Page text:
While we wait for CppCon 2015 in September, we’re featuring videos of some of the 100+ talks from CppCon 2014. Here is today’s feature:

Another fundamental shift in Parallelism Paradigm?

by Michael Wong

(watch on YouTube) (watch on Channel 9)

Summary of the talk:

Another fundamental shift in Parallelism Paradigm? Sure. When was the last time you heard that before?

But seriously, as the number of threads/cores continue to increase, there is a growing pressure on applications to exploit more of the available parallelism in their codes, including coarse-, medium-, and fine-grain parallelism. OpenMP has been one of the dominant shared-memory programming models but is evolving beyond that with a new Mission Statement (no, really!) making it well suited for exploiting medium- and fine-grained parallelism.

OpenMP 4.0 exhibits many of these features to support the next step in both consumer, high-performance and exascale computing, with one of the world's first programming model for high-level language support for GPU/Accelerators and vector SIMD across not 1 but 3 high-level languages: C++, C, and that language whose name we dare not speak, but starts with F.

Announcing Cat: a C++14 Functional Library—Nicola Bonelli

Cat is meowingA new open source C++14 Functional Library has been released:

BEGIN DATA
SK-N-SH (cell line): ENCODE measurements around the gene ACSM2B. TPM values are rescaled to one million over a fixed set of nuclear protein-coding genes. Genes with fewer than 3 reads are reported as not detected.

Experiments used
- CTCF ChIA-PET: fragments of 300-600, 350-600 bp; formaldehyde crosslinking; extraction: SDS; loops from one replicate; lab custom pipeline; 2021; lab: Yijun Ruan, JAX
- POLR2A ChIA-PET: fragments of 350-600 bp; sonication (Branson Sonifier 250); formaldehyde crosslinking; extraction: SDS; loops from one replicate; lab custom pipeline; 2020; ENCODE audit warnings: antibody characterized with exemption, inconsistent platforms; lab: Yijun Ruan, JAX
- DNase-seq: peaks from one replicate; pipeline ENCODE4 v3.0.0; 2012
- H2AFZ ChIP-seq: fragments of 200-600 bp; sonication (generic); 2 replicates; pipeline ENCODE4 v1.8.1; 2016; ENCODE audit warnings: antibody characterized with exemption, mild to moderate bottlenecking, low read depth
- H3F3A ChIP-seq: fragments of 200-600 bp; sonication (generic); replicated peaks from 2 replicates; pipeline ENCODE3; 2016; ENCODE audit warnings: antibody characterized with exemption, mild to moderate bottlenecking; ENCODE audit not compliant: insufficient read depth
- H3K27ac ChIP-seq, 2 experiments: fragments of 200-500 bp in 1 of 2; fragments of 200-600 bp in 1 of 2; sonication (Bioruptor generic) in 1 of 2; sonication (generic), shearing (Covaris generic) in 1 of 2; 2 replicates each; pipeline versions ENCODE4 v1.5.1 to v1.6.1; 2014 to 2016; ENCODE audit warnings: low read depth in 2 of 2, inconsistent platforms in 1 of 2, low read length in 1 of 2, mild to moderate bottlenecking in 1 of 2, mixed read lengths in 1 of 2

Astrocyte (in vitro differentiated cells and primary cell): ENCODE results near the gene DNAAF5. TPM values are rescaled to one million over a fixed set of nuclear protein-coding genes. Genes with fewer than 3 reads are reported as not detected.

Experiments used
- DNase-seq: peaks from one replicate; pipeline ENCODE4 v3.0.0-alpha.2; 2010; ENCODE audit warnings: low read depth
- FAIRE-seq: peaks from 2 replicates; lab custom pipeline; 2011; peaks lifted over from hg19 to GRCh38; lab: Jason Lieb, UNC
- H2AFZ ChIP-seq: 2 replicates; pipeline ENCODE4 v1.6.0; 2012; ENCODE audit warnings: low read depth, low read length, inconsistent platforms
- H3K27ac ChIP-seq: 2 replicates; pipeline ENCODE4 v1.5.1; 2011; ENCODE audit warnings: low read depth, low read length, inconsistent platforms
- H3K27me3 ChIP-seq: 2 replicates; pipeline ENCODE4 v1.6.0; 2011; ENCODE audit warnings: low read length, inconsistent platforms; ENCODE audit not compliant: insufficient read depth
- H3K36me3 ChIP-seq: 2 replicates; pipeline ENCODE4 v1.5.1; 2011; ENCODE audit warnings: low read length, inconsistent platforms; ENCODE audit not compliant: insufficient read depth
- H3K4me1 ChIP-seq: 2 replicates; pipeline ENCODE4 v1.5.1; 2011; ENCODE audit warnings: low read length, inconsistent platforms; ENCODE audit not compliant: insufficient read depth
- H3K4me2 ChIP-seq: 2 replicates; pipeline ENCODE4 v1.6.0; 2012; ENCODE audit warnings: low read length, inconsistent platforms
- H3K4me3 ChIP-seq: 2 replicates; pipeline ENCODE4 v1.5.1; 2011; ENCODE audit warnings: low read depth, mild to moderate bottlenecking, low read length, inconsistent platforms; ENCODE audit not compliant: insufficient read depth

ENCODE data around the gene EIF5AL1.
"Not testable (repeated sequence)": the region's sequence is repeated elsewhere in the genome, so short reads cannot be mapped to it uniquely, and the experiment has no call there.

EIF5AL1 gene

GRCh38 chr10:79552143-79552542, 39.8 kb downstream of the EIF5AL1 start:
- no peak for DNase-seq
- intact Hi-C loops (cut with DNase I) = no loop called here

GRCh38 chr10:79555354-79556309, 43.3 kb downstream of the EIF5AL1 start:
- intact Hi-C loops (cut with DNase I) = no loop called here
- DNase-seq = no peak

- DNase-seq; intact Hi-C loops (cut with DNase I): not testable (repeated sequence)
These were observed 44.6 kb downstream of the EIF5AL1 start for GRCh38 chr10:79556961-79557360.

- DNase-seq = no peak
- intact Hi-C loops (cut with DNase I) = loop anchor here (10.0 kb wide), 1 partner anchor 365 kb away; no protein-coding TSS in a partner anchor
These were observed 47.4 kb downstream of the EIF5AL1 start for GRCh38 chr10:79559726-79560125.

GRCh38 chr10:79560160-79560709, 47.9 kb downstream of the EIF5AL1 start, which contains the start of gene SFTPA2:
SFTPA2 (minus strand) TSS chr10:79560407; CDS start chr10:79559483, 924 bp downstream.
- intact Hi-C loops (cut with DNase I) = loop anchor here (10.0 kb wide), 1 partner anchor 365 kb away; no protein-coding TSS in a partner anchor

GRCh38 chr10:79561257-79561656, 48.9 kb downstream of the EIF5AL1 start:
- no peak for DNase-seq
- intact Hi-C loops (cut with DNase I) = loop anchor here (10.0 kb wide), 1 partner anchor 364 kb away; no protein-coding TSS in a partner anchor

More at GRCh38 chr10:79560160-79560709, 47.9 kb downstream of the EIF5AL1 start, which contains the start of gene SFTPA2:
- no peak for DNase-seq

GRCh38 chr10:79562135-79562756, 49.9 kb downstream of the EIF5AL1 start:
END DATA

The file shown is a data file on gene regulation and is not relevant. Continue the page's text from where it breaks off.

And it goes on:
Cat: a C++14 Functional Library

by Nicola Bonelli

From the article:

Cat is a C++14 library, inspired by Haskell. Cat aims at pushing the functional programming approach in C++ to another level. [...] On one hand it works for filling the gap in the language with respect to functional programming. [...] On the other hand Cat promotes the use of generic programming with type classes, inspired by Category Theory.

N4402: Resumable Functions (revision 4)—Gor Nishanov, Jim Radigan

New WG21 papers are available. If you are not a committee member, please use the comments section below or the std-proposals forum for public discussion.

Document number: N4402

Date: 2015-03-31

Resumable Functions (revision 4)

by Gor Nishanov, Jim Radigan

Excerpt:

Revisions and History

This document supersedes N4286. Changes relative to N4286 include:

  • renaming customization points back to resumable_traits and resumable_handle as they were in N4134;
  • changing requirements on the return type of initial_suspend() and final_suspend() to be lexically convertible to bool;
  • changing requirements on the return type of yield_value() to be either of a void type or a type lexically convertible to bool;
  • making a set_result member function optional in a promise type; the absence of a set_result indicates that resumable function does not support an eventual return value and using await operator or for-await statement is not allowed in resumable functions with such promise;
  • altered cancellation mechanism in resumable functions; instead of using cancellation_requested() member function in a promise to indicate that on the next resume resumable function need to be cancelled, an explicit member function destroy() is added to the resumable_handle. A destroy() member function can be invoked to force resumption of coroutine to go on the cancel path;
  • added resume(), destroy(), and done() member functions to resumable_handle;
  • moved proposed wording into a separate document N4302;
  • removed trivial awaitables suspend_always, suspend_never and suspend_if; switching yield_value, initial_suspend, and final_suspend to return bool eliminated the need for those;

Terms and Definitions

Coroutine

A generalized routine that in addition to traditional subroutine operations such as invoke and return supports suspend and resume operations.

...